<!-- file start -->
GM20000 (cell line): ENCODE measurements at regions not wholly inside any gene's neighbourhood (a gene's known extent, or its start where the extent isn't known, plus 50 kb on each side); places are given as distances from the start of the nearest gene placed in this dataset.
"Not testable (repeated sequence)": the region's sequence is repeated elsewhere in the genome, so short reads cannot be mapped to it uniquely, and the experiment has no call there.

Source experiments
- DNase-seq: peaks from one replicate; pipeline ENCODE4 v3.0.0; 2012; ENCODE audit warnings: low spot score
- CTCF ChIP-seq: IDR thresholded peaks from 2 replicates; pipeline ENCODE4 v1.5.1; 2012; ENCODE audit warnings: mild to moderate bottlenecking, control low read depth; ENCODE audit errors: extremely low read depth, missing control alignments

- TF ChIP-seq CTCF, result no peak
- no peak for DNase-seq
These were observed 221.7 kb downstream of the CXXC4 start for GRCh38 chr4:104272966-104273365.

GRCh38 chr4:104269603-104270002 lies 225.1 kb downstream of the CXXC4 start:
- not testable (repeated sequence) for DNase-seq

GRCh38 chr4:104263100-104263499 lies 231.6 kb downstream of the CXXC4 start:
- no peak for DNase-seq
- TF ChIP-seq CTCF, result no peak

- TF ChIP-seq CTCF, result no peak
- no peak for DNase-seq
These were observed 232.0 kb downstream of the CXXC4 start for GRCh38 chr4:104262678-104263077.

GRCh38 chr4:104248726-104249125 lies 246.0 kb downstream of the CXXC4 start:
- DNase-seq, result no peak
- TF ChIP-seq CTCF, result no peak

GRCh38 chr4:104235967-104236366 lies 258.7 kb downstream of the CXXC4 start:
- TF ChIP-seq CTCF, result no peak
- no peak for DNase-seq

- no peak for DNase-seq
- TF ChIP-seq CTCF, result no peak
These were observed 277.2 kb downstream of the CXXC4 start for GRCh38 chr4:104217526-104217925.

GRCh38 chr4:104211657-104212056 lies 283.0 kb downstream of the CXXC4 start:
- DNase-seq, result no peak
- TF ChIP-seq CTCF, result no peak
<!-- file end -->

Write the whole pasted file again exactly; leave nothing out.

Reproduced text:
GM20000 (cell line): ENCODE measurements at regions not wholly inside any gene's neighbourhood (a gene's known extent, or its start where the extent isn't known, plus 50 kb on each side); places are given as distances from the start of the nearest gene placed in this dataset.
"Not testable (repeated sequence)": the region's sequence is repeated elsewhere in the genome, so short reads cannot be mapped to it uniquely, and the experiment has no call there.

Source experiments
- DNase-seq: peaks from one replicate; pipeline ENCODE4 v3.0.0; 2012; ENCODE audit warnings: low spot score
- CTCF ChIP-seq: IDR thresholded peaks from 2 replicates; pipeline ENCODE4 v1.5.1; 2012; ENCODE audit warnings: mild to moderate bottlenecking, control low read depth; ENCODE audit errors: extremely low read depth, missing control alignments

- TF ChIP-seq CTCF, result no peak
- no peak for DNase-seq
These were observed 221.7 kb downstream of the CXXC4 start for GRCh38 chr4:104272966-104273365.

GRCh38 chr4:104269603-104270002 lies 225.1 kb downstream of the CXXC4 start:
- not testable (repeated sequence) for DNase-seq

GRCh38 chr4:104263100-104263499 lies 231.6 kb downstream of the CXXC4 start:
- no peak for DNase-seq
- TF ChIP-seq CTCF, result no peak

- TF ChIP-seq CTCF, result no peak
- no peak for DNase-seq
These were observed 232.0 kb downstream of the CXXC4 start for GRCh38 chr4:104262678-104263077.

GRCh38 chr4:104248726-104249125 lies 246.0 kb downstream of the CXXC4 start:
- DNase-seq, result no peak
- TF ChIP-seq CTCF, result no peak

GRCh38 chr4:104235967-104236366 lies 258.7 kb downstream of the CXXC4 start:
- TF ChIP-seq CTCF, result no peak
- no peak for DNase-seq

- no peak for DNase-seq
- TF ChIP-seq CTCF, result no peak
These were observed 277.2 kb downstream of the CXXC4 start for GRCh38 chr4:104217526-104217925.

GRCh38 chr4:104211657-104212056 lies 283.0 kb downstream of the CXXC4 start:
- DNase-seq, result no peak
- TF ChIP-seq CTCF, result no peak